The long economic downturn of the past decade has had a range of effects on pay levels. These include: economic pressures to reduce wages; government pressure to limit public sector pay (often a benchmark for charities); the introduction of a national living wage set at £7.50 an hour for the over-25s from 1 April; and the creation of a nationwide living wage campaign from the Living Wage Foundation that posits a more realistic figure of £8.45 an hour across the UK and £9.75 in London.
Although unemployment has fallen significantly over the past six years, the impact of Brexit is yet to be truly understood or felt in the economy. The one clear effect has been the decline in the value of sterling, which has led to a rise in consumer price inflation.
The Office for Budget Responsibility forecast that Consumer Price Index inflation - the preferred inflation measure - would rise above 2 per cent early this year, peaking at 2.6 per cent. Independent forecasts compiled by the Treasury put CPI inflation in the fourth quarter of 2017 at an average of 2.7 per cent, and inflation as measured by the Retail Price Index at 3.3 per cent.
The latest figures are that CPI increased to 1.8 per cent in January 2017 from 1.6 per cent in December 2016. If owner-occupier housing costs are included, the CPI rose to 2.0 per cent in January 2017 from 1.7 per cent in December 2016. Annual RPI inflation moved to 2.6 per cent in January 2017 from 2.5 per cent in December the previous year.
The mid-point in pay settlements in the private sector has been stuck at 2 per cent for more than two years, while most of the public sector remains subject to a 1 per cent cap on average pay rises since 2012. Cost-of-living awards have been more buoyant (up to 2.3 per cent) in the private sector in early 2017. A survey by the Chartered Institute of Personnel and Development in autumn 2016 found that pay increase expectations for the next 12 months were 2 to 2.5 per cent for the private sector, 1.8 per cent for the voluntary sector and 1 per cent for the public sector.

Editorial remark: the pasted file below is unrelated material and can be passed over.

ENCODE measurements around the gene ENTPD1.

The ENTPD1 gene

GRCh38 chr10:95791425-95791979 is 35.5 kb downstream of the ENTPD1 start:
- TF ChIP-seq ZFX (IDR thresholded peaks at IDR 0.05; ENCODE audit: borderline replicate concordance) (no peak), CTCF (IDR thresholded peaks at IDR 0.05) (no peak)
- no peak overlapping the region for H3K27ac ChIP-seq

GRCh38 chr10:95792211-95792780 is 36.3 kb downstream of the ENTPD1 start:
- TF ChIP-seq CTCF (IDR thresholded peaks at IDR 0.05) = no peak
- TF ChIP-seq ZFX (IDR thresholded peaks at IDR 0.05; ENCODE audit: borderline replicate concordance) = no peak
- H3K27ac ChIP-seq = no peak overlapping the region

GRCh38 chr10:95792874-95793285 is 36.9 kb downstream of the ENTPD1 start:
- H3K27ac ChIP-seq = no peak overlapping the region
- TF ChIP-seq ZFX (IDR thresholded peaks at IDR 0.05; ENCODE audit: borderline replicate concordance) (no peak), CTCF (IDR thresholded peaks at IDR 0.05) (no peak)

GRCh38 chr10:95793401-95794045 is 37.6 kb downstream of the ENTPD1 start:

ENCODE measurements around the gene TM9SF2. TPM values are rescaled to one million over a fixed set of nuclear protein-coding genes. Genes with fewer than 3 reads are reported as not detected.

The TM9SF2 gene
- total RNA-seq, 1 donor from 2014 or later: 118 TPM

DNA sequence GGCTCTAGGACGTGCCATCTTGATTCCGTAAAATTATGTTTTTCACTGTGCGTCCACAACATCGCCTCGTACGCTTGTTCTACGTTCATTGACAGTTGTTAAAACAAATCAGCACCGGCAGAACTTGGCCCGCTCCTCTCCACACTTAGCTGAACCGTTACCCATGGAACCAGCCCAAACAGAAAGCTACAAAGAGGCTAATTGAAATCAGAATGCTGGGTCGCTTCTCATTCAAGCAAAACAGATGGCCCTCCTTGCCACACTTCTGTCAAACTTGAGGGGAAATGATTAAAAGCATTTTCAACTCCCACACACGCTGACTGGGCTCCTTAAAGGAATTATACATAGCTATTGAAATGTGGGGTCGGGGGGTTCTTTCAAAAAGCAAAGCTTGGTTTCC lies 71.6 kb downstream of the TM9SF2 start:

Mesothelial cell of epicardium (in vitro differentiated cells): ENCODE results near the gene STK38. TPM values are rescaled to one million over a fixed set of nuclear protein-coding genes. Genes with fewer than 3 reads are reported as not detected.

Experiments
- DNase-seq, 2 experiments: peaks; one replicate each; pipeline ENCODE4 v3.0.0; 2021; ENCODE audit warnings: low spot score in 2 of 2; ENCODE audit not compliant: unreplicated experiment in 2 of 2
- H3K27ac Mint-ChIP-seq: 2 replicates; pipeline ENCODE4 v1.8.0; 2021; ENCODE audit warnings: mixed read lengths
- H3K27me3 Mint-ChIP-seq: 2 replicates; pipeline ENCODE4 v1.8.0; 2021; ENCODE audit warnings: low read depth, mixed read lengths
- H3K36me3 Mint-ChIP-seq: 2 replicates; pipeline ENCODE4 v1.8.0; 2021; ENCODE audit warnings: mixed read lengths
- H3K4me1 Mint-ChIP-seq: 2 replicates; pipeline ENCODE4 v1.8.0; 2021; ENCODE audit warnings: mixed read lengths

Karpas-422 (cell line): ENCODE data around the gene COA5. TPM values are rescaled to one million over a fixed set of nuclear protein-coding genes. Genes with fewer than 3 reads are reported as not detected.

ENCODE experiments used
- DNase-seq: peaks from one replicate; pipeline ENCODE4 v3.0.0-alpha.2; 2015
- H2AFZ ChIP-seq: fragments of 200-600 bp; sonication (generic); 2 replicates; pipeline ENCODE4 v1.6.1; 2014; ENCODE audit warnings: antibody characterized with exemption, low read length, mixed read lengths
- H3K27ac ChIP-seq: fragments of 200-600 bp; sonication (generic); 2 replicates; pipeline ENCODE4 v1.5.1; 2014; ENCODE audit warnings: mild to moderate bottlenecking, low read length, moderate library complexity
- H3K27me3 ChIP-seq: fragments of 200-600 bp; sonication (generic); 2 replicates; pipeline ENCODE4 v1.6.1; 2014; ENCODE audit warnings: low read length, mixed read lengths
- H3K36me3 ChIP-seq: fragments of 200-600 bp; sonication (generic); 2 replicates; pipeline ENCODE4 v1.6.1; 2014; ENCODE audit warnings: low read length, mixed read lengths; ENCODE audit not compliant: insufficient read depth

In the current economic climate this has resulted in workforce unhappiness at their pay packets, but also an unwillingness for people to move jobs given the uncertainty and decreasing opportunities in local government and some parts of the third sector. The market positioning for the salaries of some senior and highly specialist posts remains important. It is not possible to fall too far behind the median if you want to recruit skilled and competent staff at these levels.
There are particular challenges recruiting fundraisers at present, and for posts with highly specialised roles requiring experience. So I would look at a cost-of-living award of between 1 and 2 per cent depending on other factors putting pressure on your budgets. Those on the national living wage have to take precedence, of course. I would also advise looking at the Living Wage Foundation rates in your area and trying to match them if you can. If none of this seems possible, the first consideration is paying the mandatory national pay rates. Instead of making a cost-of-living award, which increases basic pay, charities should consider offering a non-renewable bonus at Christmas if you have the money in your budget.
Gill Taylor is a sector HR consultant
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